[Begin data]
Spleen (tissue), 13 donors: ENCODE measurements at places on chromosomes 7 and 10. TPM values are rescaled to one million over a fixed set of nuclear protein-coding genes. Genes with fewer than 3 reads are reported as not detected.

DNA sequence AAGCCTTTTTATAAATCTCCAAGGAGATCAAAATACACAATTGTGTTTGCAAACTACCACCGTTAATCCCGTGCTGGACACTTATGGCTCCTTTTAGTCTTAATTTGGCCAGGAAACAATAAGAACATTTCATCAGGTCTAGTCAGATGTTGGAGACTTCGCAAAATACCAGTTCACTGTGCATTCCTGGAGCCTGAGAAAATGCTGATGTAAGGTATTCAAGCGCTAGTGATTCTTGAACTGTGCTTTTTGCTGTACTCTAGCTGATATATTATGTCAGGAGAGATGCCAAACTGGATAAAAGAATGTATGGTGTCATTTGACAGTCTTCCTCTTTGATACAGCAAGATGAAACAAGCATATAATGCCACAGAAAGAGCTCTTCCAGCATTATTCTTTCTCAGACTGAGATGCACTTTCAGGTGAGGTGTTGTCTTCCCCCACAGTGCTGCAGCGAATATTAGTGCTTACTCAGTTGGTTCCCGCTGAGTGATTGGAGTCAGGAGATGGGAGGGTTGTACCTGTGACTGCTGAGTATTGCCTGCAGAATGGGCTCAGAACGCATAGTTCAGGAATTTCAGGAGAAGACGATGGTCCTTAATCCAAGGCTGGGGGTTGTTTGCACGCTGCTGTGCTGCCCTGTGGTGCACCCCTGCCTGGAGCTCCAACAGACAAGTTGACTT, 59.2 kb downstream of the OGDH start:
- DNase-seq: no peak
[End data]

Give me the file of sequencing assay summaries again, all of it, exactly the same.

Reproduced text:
Spleen (tissue), 13 donors: ENCODE measurements at places on chromosomes 7 and 10. TPM values are rescaled to one million over a fixed set of nuclear protein-coding genes. Genes with fewer than 3 reads are reported as not detected.

DNA sequence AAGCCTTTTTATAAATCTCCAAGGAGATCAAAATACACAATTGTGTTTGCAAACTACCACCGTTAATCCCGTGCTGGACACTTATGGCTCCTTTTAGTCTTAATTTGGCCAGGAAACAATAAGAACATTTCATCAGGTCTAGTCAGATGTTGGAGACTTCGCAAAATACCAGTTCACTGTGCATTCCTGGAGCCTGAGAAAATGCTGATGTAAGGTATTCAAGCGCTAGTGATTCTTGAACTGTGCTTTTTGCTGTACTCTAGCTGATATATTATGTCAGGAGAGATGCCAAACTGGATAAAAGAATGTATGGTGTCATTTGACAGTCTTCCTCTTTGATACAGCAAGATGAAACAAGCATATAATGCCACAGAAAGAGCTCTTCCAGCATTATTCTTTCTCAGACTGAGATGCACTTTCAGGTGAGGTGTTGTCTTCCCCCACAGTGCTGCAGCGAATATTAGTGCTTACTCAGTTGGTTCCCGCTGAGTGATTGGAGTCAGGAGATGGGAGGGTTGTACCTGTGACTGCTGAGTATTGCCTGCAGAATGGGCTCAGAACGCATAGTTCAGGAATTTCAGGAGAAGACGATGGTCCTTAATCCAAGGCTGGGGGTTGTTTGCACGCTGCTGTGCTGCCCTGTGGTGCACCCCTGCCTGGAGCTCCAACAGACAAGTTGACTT, 59.2 kb downstream of the OGDH start:
- DNase-seq: no peak